Listen to this article
A Russian multimillionaire last autumn flew out from Moscow in his private jet for a second look at a flat he was desperate to buy in the cream-columned Regency houses of London’s Eaton Square. When he touched down, he received bad news: the property had already been sold.
Such stories are not uncommon in the fiercely competitive market for the city’s most exclusive addresses, says Nathalie Hirst, head of London’s Prime Purchase, an estate agency dealing with high-end properties.
“Eaton Square is a world-renowned address and perceived to be the best of the best,” she says. “Its grand proportions and proximity to all the amenities of Knightsbridge mean that even in a market downturn, it has continued to attract buyers as diverse as British aristocracy, Russian oligarchs, American millionaires and Chinese billionaires.”
Despite a sluggish property market, prices in Eaton Square have remained strong in the wake of the financial crisis, says John Clark, residential investment director at Grosvenor, which, under the ownership of the Duke of Westminster, looks after the square. He points out “there is a very limited amount on the market for sale. So the supply is very low and the demand is high.”
According to Seamus Wylie, co-founder of Ayrton Wylie estate agency, Eaton Square is “the jewel in the crown of Belgravia. Captains of industry and hedge-fund guys live here.”
Concierges in metal-grey uniforms stand on the building steps. On a wintry morning, the streets are quiet, save for a man in his 60s emerging from his dark green Bentley, carrying a clarinet case, and an elderly woman in a peach tracksuit being escorted on a constitutional walk around the square by her housekeeper.
The square has always attracted the influential and wealthy. A New York Times article dated May 26 1937 reports the handover of power between the departing British prime minister and his successor as follows: “Van loads of the furniture of Prime Minister Stanley Baldwin and Neville Chamberlain, who will become Prime Minister Friday, will soon pass each other between 10 Downing Street and fashionable Eaton Square.”
Blue plaques dotted around the square show its grand heritage. One is dedicated to Edward Wood, the Earl of Halifax, who was viceroy of India during Gandhi’s civil-disobedience era and foreign secretary under Chamberlain; another shows George Peabody, the Victorian American banker and philanthropist who lived here, as did Joachim von Ribbentrop when he was the German ambassador to Britain before Adolf Hitler appointed him as foreign minister. Nor has this grand dwelling been a magnet just for politicians and business people. Actors Laurence Olivier and Vivien Leigh have lived here, as have Roger Moore and composer Andrew Lloyd Webber.
Current residents include Charles Saatchi, the art dealer, who occupies a house in the square with his wife, TV chef and food writer Nigella Lawson. Gerald Grosvenor, the sixth Duke of Westminster and the freeholder of most of the square, has a home here, though he spends most of his time in Eaton Hall, Cheshire. Recently, Joseph Lau, the chairman of Chinese Estates Holdings, a Chinese property development company, was reported to have bought a house with a pool, cinema and staff quarters for £33m ($50m).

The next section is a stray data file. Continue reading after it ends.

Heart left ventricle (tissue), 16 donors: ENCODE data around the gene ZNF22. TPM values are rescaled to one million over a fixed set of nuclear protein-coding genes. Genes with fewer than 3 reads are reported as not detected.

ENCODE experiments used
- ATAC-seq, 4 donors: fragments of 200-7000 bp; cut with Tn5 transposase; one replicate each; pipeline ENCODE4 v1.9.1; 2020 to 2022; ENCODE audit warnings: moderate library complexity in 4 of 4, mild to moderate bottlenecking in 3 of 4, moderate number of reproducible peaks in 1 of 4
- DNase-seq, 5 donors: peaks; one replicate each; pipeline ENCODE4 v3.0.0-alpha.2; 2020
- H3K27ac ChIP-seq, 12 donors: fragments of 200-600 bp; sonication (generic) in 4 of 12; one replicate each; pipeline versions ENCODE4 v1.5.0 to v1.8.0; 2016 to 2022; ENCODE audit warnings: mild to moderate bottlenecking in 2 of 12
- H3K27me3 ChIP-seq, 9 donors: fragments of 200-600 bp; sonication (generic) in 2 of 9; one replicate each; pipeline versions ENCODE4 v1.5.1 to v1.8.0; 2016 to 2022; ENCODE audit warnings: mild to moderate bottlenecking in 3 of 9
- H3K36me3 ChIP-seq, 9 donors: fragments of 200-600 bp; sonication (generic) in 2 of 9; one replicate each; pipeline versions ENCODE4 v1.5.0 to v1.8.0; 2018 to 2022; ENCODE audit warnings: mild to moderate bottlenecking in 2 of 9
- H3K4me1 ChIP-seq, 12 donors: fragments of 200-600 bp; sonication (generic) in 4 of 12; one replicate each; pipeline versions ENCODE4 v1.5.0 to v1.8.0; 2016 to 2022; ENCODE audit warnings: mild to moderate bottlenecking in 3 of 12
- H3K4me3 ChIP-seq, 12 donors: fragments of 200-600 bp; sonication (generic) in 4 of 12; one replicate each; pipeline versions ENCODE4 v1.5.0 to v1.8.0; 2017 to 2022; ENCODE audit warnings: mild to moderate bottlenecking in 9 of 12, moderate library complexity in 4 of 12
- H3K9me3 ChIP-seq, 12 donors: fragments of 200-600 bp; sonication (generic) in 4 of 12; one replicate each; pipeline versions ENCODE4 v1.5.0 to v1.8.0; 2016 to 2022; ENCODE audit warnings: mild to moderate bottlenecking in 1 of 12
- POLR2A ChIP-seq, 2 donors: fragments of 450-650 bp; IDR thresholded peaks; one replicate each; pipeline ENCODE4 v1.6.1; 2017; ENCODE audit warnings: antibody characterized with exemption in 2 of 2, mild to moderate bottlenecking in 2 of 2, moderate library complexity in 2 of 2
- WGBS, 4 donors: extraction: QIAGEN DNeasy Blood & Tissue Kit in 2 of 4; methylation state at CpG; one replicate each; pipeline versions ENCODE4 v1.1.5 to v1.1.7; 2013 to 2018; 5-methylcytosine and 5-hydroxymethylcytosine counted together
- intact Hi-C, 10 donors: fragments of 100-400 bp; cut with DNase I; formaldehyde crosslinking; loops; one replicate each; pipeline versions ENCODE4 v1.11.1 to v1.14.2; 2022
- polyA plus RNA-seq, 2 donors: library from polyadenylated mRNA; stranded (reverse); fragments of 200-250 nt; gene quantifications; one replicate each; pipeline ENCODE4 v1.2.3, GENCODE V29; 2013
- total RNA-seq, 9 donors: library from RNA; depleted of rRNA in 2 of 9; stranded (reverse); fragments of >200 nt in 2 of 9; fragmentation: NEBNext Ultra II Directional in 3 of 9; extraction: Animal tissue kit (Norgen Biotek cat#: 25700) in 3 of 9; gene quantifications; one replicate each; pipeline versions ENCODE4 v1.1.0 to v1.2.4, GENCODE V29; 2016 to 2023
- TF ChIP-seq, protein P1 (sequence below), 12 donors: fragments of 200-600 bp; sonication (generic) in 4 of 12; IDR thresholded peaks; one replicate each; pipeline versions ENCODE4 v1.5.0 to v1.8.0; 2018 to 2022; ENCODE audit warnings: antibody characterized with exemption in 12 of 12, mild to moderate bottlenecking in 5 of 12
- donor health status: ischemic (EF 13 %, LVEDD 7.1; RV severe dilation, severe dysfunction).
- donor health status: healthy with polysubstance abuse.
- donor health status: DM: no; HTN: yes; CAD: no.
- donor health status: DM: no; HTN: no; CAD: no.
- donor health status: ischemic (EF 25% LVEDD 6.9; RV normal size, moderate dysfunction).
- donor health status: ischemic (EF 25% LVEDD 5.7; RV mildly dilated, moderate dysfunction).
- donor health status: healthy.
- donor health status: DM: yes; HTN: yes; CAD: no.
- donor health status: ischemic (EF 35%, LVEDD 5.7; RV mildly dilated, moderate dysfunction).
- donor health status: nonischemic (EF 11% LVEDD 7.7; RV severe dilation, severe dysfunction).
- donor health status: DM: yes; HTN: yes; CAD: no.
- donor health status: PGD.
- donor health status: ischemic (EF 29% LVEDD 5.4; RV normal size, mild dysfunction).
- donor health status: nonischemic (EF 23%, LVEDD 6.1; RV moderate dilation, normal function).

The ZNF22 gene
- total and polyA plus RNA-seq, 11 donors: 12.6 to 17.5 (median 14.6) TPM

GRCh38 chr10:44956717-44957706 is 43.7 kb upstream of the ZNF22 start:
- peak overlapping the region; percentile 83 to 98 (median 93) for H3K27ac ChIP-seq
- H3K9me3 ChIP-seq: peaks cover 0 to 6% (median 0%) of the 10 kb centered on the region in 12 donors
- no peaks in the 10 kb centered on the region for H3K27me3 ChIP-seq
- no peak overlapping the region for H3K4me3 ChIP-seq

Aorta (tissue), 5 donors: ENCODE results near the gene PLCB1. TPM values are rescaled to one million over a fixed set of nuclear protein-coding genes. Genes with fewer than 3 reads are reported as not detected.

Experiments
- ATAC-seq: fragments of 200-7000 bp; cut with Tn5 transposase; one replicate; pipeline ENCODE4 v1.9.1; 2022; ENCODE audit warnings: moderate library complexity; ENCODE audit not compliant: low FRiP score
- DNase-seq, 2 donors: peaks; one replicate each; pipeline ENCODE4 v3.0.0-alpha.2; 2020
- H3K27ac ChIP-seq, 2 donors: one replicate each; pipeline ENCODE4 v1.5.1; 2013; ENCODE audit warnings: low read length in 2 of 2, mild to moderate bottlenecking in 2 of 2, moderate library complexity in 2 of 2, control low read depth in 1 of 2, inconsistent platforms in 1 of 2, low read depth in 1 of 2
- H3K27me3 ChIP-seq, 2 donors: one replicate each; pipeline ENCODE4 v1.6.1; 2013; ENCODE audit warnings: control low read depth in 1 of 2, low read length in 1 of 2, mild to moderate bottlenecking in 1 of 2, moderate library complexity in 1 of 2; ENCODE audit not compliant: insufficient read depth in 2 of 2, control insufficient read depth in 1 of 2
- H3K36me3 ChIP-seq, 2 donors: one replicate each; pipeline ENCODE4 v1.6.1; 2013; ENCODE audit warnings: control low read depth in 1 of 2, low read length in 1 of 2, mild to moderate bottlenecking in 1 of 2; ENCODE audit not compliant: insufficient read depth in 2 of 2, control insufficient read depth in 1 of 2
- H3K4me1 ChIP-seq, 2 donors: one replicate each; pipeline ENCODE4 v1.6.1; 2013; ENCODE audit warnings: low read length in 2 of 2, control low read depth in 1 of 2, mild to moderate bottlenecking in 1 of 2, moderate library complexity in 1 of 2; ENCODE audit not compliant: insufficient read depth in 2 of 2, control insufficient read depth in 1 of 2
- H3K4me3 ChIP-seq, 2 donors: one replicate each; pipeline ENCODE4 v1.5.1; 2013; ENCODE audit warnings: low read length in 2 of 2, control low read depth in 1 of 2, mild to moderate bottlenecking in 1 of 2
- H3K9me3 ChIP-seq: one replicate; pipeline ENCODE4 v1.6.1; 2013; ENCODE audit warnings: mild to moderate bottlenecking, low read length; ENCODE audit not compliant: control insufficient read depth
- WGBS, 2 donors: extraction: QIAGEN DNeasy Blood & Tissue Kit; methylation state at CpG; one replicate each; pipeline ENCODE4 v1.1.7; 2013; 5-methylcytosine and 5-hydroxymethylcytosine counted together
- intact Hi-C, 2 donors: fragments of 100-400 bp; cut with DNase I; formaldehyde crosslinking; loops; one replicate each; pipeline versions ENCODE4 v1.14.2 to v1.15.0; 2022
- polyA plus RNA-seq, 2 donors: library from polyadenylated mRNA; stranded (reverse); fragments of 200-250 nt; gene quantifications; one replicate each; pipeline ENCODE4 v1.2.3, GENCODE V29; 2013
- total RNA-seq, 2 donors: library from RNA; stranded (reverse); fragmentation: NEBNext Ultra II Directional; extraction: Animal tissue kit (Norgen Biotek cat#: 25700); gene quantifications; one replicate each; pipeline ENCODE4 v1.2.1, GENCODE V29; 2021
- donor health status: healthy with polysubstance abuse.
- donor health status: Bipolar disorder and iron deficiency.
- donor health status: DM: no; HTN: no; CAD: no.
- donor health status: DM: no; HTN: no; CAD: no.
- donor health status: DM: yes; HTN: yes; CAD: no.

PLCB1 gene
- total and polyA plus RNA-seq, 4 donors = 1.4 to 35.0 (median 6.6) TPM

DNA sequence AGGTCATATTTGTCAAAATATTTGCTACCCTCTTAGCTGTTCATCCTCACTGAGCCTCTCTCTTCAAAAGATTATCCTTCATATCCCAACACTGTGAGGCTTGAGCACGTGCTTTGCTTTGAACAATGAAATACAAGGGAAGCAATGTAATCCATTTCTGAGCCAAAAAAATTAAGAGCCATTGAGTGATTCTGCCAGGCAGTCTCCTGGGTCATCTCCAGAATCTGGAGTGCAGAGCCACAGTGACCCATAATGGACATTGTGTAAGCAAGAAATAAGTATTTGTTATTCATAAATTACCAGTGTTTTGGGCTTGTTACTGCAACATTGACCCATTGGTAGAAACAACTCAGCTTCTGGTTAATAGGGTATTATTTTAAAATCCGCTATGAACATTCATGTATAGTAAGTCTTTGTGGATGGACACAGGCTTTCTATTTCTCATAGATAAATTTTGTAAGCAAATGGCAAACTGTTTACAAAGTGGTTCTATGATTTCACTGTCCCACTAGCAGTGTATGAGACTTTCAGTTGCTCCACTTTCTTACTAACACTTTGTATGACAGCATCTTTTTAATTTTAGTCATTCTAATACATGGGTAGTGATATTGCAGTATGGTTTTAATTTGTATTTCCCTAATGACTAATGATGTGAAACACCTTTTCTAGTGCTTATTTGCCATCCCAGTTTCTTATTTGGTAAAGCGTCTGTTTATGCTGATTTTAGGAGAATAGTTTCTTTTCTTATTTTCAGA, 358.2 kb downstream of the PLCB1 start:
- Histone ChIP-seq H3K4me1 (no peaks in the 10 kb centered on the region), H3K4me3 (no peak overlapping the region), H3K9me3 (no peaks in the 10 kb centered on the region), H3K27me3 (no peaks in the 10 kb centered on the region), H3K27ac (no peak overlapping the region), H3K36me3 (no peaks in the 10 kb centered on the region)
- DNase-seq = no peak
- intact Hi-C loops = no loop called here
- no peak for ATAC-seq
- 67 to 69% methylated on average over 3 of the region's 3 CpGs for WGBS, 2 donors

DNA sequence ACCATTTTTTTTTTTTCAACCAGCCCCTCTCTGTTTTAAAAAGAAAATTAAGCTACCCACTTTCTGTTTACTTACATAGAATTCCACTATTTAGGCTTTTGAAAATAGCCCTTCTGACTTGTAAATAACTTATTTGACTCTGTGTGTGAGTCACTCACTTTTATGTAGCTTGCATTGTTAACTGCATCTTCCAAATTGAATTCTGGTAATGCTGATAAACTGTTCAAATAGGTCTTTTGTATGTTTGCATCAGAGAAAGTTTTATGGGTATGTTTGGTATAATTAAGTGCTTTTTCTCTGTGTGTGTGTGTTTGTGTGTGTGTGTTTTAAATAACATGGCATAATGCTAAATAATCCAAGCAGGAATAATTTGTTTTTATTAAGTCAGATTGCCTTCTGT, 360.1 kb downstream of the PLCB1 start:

And not every square in London can boast residents rubbing shoulders with ladies – Lady Jane Dawnay and Lady Bischoff (wife of Sir Win Bischoff, chairman of Lloyds), to name just two – at the annual general meeting of the garden committee.
The square is sought after partly due to its historically strategic location. When King George IV decided to make Buckingham Palace his home, the area that runs across King’s Road became an excellent base from which to court the king. In 1824, Richard Grosvenor, the second Marquess of Westminster who owned most of the land that is now Belgravia, Pimlico and Mayfair, commissioned master builder Thomas Cubitt to develop the square into large, terraced houses.
The appeal is obvious – grand houses close to Sloane Square, King’s Road and Chelsea. As one resident who prefers to remain anonymous says: “I love, love, love Eaton Square because of the location, quality of gardens, light security and porter service. I love the quality of the buildings, the thickness of the walls, the light coming into rooms and the lack of sounds. I love the width of the streets.”
It is mostly older people, having accumulated some wealth, who aspire to live here – though there are exceptions. Petra Ecclestone, the 21-year-old daughter of Formula One boss Bernie Ecclestone, recently moved into a four-bedroom house bought for £25m. She wanted somewhere close to the office from which she operates Form, her new fashion company. Her verdict? “I love living in Eaton Square. The different interior shops nearby are wonderful [and] inspire me to continually decorate my home.” The real selling point is that “it is great for my four dogs [and] it’s not too noisy, so I sleep in complete peace”.
But the square’s charms include more than just the architecture, the tennis courts and the quiet. Peter York, the social commentator and author of The Official Sloane Ranger Handbook, says: “London squares have always had a huge premium over streets. They look out on to green space, and their insider-ish, inward-looking quality makes them feel like an exclusive club.” But Oliver James, the psychologist and author of Affluenza and The Selfish Capitalist who grew up near Eaton Square, sees another side: “There used to be a lot of people living beyond their means. It was sad.”